It feels like interest in true crime has never been higher — viewers have flocked to a variety of TV series in the genre, from Ryan Murphy's drama about the trial of 20th century, The People v. O.J. Simpson: American Crime Story, to the Netflix docuseries Making a Murderer, which spotlights a case that didn't previously receive public attention. So, is Lifetime's The Night Stalker based on a true story? Although "the Night Stalker" was unfortunately a very real serial killer who committed heinous crimes, the movie itself does not stay true to life. Rather, the filmmaker used his case as a starting point and then created fictional characters and events.
But, first things first. The real name of "the Night Stalker" is Richard Ramirez and he terrorized Californians during a brutal spree of violence through the spring and summer months of 1985, as reported by CNN. The outlet reports that Ramirez was convicted of 13 murders, five attempted murders, 11 sexual assaults and 14 burglaries. Although he was sentenced to death for his crimes, Ramirez died of natural causes in 2013.
The Lifetime synopsis notes that Ramirez "was always suspected of committing additional crimes" and the movie will focus on an attorney, Kit, who travels to Texas in an attempt to clear the name of a death row inmate who she believes was wrongfully convicted of murders committed by Ramirez. This is is where the movie diverges from reality — as director Megan Griffiths told Parallax View earlier this month, Kit is a purely fictional character and she's not aware of any lawyers who tried to clear individuals they believed had been wrongfully accused of Ramirez's crimes.
This is a significant change from the true story because Kit herself will take center stage in the movie. The Lifetime synopsis also notes that her character lived in Los Angeles during Ramirez's killing spree and dealing with the case will elicit "old and frightening memories of her own past." Furthermore, she'll be racing against the clock (as one does in movies) to clear the Texas inmate who she believes is about to be put to death for crimes committed by Ramirez. So, although the movie is named after and features a real person in Ramirez, it puts a significant focus on a lawyer and an inmate who didn't exist in real life.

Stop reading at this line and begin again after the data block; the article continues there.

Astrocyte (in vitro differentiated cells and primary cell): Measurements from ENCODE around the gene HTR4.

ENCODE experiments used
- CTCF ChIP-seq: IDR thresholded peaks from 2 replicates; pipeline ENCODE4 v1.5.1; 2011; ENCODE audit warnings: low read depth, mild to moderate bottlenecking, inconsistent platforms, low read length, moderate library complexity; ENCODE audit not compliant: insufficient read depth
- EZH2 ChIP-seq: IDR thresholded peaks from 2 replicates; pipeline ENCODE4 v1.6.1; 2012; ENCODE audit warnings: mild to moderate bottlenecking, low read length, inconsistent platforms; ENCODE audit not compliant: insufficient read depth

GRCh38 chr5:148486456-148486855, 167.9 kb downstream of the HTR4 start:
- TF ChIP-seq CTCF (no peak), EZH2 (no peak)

However, Griffiths' inspiration for the plot stemmed from a very real possibility. As she told Parallax View:
"The detective who worked that case from beginning to end, Gil Carrillo, was a consultant on the movie and he said that after the conviction, Ramirez copped to additional crimes, 'You didn’t get me for all of them' and those kinds of comments. And they knew that. [Carrillo] said that when they were forming these cases, they took the 13 cases that were the most airtight and that they knew they would the conviction on. Because that’s plenty. 13 convictions for murder is going to get someone either the death penalty or put in prison forever. So they didn’t really pursue some cases that they suspected might have been him as well. So there is a plausible case that there were other murders or other rapes and abductions that he was responsible for that were never pursued."
So, it is indeed possible that Ramirez was responsible for additional crimes — but there are no reports that an inmate in any state was wrongfully convicted, let alone sentenced to death, for a crime that was committed by Ramirez.
In an interview with The Seattle Times, Griffiths made very clear that the film is historical fiction and it shouldn't be described as "based on a true story." However, she told the outlet that one specific scene is very accurate to real life — the moment when Ramirez is finally captured by police as he runs through the streets. It was filmed on the very same block where Ramirez was captured 30 years ago, and two of the men chasing him in the movie were actually involved in the real life chase: "They still live across the street... Also, the Mustang that [Ramirez] tries to steal is literally the same Mustang. They still own it. They had to tow it to us; it wasn't functioning."
Although The Night Stalker is inspired by a real serial killer and has these truthful elements, most of what we see on our small screens will be fictional.
Images: Michael Clifford/Lifetime (2)